One of the most influential doctors in the cardiology field is a vegan and encourages his patients dealing with issues like type 2 diabetes and hypertension to follow his diet for improved health.
Dr. Kim A. Williams first became a vegan in 2003 after a cholesterol exam came out a little higher than expected at 170, up 60 points from the year before.
“I was basically eating chicken and fish, no skin, no fried food and no red meat,” he said in an essay published on MedPage Today. “I thought it was healthy. But it was low fat instead of low cholesterol, which is what I needed.”
At first he blamed his age for the results but then he decided to see what would happen if he changed his diet. He eliminated all meat from his plate, switched cow’s milk for almond milk and also boycotted all dairy. In six weeks, he got tested again. His LDL cholesterol had fallen to 90.
“It seems that the response to dietary cholesterol and other changes in diet are all genetically determined and quite variable,” he said, warning that not all results are that drastic. “One person might go from 170 to 150 by going to a plant-based diet. Another person might go from 170 to 90.”
From then on, Williams recommends to his patients what has worked for him but as he made that public in his essay, the response wasn’t all positive.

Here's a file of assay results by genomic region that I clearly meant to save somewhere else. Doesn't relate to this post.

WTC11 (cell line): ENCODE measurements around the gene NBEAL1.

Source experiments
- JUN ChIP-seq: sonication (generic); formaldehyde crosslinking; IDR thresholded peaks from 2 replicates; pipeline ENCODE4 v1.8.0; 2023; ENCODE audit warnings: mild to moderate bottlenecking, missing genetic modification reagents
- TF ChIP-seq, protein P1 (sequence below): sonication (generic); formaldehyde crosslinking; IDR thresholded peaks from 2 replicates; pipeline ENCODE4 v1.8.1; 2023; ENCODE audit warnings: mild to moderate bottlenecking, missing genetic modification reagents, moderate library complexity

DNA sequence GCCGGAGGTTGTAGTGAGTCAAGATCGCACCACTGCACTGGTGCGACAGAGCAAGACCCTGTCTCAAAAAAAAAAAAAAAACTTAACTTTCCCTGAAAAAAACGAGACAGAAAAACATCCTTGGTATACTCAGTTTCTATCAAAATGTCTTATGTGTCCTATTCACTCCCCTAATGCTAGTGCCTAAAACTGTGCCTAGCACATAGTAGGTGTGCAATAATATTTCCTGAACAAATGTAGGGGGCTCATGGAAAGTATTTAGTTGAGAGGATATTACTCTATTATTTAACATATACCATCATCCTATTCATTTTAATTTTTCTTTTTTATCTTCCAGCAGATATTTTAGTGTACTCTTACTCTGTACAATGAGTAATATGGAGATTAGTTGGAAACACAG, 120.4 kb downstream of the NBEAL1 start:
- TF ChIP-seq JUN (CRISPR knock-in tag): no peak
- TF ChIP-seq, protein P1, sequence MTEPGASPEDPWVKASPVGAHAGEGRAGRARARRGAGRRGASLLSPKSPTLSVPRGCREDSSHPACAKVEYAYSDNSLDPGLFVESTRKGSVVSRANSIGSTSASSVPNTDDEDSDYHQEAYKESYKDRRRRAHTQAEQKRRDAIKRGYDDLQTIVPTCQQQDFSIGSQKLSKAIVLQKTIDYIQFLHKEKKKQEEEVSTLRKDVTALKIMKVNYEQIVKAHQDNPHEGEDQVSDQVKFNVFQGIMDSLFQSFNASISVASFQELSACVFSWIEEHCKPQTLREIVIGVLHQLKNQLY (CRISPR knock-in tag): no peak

“I didn’t know it would create such a firestorm of everything from accolades to protests,” said Dr. Williams, who is also the chairman of cardiology at Rush University Medical Center in Chicago and president-elect of the American College of Cardiology. “The response was really loud, and much of it diametrically opposed.”
Some accused him of wanting everyone to turn vegan. Others that he was “influenced by industry.”
“Who is the industry that promotes vegan dieting?” he asked in rebuttal. “Maybe the people who publish books on it. But that wouldn’t be considered industry, I don’t think.”
Other aggravated doctors claimed Williams is basing his patient’s diagnostics on his own experience and that there’s not enough evidence that a switch to a vegan diet does have a positive effect on patients with heart disease or diabetes.
To the latter, Williams agrees. Although he has reviewed plenty of observational studies that have showed significant improvement in the health of non-meat eaters, Williams suggests that new, more narrowed studies should be done.
For now, though, the doctor’s orders remain clear even if some of his patients (and fellow doctors) don’t listen.
“I recommend a plant-based diet because I know it’s going to lower their blood pressure, improve their insulin sensitivity and decrease their cholesterol,” he said. “And so I recommend it in all those conditions. Some patients are able to do it, and some are not.”
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